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Trump takes Kentucky caucus, will share delegates with Cruz

Republican presidential candidate Donald Trump waves to the crowd before he speaks during a campaign rally Saturday, March 5, 2016, in Orlando, Fla.
Republican presidential candidate Donald Trump waves to the crowd before he speaks during a campaign rally Saturday, March 5, 2016, in Orlando, Fla.
Brynn Anderson, Associated Press

FRANKFORT, Ky. — Donald Trump continued his march through the South on Saturday, taking the top spot in a Kentucky Republican caucus that was paid for by former rival U.S. Sen. Rand Paul.

The boisterous businessman was leading Texas Sen. Ted Cruz by about 4 percentage points statewide thanks to wins by small margins throughout Kentucky's eastern coalfields just days after he promised he would lead a comeback for the coal industry if elected president. Trump also won in Louisville, Kentucky's largest city, while Cruz took Lexington.

Despite Trump's win, he will share most of Kentucky's 46 delegates with Cruz. State party leaders opted for a generous proportional share of delegates when they approved the caucus format last year in an attempt to encourage more candidates to campaign in the state. Marco Rubio and John Kasich also performed well enough to earn delegates.

Trump won in Kentucky despite heavy criticism from Paul, the state's junior U.S. Senator who once called Trump "an orange-faced windbag." Trump famously attacked Paul's looks during a televised debate and frequently criticized him on social media. Trump continued his attacks on Saturday, writing on his Twitter account: "To the people of Kentucky, Rand Paul didn't want you. Now he runs back to his presidential failure."

Kentucky's caucus was supposed to be a homecoming for Paul, who convinced party leaders to ditch the traditional mid-May primary in favor of an early March caucus. That way, Paul could run for president and re-election to his Senate seat at the same time without violating a state law that bans candidates from appearing on the ballot twice in the same election.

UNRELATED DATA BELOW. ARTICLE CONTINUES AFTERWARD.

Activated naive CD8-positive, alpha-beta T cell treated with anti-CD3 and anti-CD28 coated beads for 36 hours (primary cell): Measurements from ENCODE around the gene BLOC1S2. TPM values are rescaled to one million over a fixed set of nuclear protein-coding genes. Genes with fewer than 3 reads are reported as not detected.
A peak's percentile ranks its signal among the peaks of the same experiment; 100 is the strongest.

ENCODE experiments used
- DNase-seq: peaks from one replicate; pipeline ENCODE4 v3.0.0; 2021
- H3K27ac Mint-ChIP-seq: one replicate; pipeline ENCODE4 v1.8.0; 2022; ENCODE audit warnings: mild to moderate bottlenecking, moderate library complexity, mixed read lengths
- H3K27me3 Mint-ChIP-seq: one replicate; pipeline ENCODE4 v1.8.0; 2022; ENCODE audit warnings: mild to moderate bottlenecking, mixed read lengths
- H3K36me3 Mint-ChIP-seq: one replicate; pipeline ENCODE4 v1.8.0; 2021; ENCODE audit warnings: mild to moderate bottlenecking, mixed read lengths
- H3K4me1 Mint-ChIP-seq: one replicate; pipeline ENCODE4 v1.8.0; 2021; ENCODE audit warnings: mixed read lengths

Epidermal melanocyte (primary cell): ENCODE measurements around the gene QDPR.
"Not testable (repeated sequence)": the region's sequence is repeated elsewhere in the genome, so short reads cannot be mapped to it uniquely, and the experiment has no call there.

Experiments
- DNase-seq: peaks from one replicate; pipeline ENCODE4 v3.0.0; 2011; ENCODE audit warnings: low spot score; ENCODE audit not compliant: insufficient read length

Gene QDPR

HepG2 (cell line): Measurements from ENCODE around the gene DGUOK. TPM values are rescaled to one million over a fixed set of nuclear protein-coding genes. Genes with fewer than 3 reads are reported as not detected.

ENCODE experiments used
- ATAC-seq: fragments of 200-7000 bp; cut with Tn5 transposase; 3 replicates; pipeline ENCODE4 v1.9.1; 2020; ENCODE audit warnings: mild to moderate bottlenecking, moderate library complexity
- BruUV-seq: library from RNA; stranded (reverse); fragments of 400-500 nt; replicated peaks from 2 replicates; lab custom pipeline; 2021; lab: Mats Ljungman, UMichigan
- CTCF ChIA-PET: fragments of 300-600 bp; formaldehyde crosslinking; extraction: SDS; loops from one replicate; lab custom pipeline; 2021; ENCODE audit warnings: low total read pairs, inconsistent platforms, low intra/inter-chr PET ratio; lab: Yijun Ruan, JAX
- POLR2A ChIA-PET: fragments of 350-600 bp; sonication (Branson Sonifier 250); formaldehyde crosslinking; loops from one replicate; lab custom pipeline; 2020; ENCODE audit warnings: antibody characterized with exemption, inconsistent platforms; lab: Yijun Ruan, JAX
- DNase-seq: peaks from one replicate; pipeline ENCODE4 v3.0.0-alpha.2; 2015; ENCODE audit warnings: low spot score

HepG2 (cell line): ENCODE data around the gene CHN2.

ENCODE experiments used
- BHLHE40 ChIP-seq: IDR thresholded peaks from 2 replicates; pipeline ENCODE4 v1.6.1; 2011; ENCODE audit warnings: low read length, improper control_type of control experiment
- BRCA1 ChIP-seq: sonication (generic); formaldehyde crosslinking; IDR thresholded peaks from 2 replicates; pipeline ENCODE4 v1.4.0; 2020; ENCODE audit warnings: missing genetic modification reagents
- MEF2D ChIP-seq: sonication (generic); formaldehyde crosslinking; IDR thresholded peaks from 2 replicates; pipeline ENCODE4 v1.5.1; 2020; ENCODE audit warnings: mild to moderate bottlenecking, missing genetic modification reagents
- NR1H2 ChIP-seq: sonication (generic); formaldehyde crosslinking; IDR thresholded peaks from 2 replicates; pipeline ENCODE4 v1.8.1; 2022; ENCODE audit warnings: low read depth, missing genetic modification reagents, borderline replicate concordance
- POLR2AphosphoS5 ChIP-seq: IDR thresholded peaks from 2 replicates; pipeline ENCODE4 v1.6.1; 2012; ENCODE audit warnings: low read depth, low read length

But Paul ended his presidential bid after a poor showing in Iowa, and on Saturday he was just another voter in his home county even though his name was still on the ballot.

"It's kind of neat to still be on the ballot, but we kind of wish we were still active in the campaign," Paul told reporters in Bowling Green as hundreds of Republicans swirled around him making their way to the ballot box.

They included Barbara Eljizi, 68, who was a court reporter for the Marines in the 1960s. Eljizi said she voted for Trump because he shares her attitude.

"(With Trump) as president, the world would be afraid of us. They're not afraid of us now," she said.

It was a disappointing showing for Rubio, who finished a distant third despite having the endorsements of many of the state's Republican legislative leaders who had hoped voters would rally around the Florida Senator to stop Trump's surge. But the results show Kentuckians by far prefer the two contrarians in the race.

Turnout was low, but more people voted than the last Republican presidential primary in 2012. That was a small victory for party officials. Many had fretted turnout could have been dreadful with a caucus that had little advertising in the weeks leading up to the vote.

This is Kentucky's first presidential caucus since 1984. Back then, the caucus was so poorly received party leaders reverted back to the traditional primary election in 1988. This year, thing seemed to run smoothly at the Knicely Conference Center on the campus of Western Kentucky University, where the line to vote stretched the length of the building and out into the parking lot. Similar lines were reported across the state, including at Seneca High School, where Kentucky's Republican governor voted just after the caucus opened.

"Have you ever seen this kind of enthusiasm for a primary in the state of Kentucky?" Gov. Matt Bevin said. "We never have."

Trump voters were enthusiastic, with 53-year-old Christine Brown saying she voted for Trump because he both says things other politicians are afraid to say and wants to "stop the Muslims." But others turned out with equal fervor to vote against Trump, including 46-year-old Tucker Oldham, who said he has been horrified by Trump's vulgar talk and vague campaign promises. He described having to choose between Trump and Hillary Clinton in the general election as "an absolute nightmare."

"I'll vote for my cat Sally as a write-in," he said.

Schreiner reported from Buckner and Florence, Kentucky. Reporter Claire Galofaro contributed from Louisville.